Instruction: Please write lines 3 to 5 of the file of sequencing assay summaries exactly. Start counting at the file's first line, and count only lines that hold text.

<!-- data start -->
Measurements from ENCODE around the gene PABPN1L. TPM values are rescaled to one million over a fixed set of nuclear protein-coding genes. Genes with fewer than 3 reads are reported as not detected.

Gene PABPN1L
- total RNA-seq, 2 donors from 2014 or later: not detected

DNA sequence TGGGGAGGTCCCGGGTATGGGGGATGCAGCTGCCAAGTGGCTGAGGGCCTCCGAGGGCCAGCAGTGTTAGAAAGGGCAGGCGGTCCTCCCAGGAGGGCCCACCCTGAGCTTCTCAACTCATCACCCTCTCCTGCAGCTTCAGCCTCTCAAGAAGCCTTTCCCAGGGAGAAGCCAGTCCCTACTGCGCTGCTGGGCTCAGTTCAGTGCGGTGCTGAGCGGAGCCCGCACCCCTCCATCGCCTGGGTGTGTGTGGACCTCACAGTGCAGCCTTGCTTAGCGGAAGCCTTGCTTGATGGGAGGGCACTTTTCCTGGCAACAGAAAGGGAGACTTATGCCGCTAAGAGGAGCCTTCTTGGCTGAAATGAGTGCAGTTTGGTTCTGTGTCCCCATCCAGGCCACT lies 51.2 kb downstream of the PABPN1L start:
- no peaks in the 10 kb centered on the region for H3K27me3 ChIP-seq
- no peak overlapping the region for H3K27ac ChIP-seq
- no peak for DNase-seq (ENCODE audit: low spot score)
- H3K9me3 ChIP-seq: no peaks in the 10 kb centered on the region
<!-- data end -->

- total RNA-seq, 2 donors from 2014 or later: not detected

DNA sequence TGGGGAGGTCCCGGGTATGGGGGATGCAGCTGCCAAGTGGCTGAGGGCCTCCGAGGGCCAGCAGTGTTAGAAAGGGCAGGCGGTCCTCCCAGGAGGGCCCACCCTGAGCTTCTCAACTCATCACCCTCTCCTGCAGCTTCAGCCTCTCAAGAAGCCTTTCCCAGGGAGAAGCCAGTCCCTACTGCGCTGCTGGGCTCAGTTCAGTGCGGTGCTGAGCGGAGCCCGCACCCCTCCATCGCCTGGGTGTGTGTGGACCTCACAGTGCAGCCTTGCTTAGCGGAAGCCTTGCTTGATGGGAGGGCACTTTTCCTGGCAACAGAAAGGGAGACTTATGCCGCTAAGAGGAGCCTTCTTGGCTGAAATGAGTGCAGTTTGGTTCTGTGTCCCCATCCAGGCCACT lies 51.2 kb downstream of the PABPN1L start:
- no peaks in the 10 kb centered on the region for H3K27me3 ChIP-seq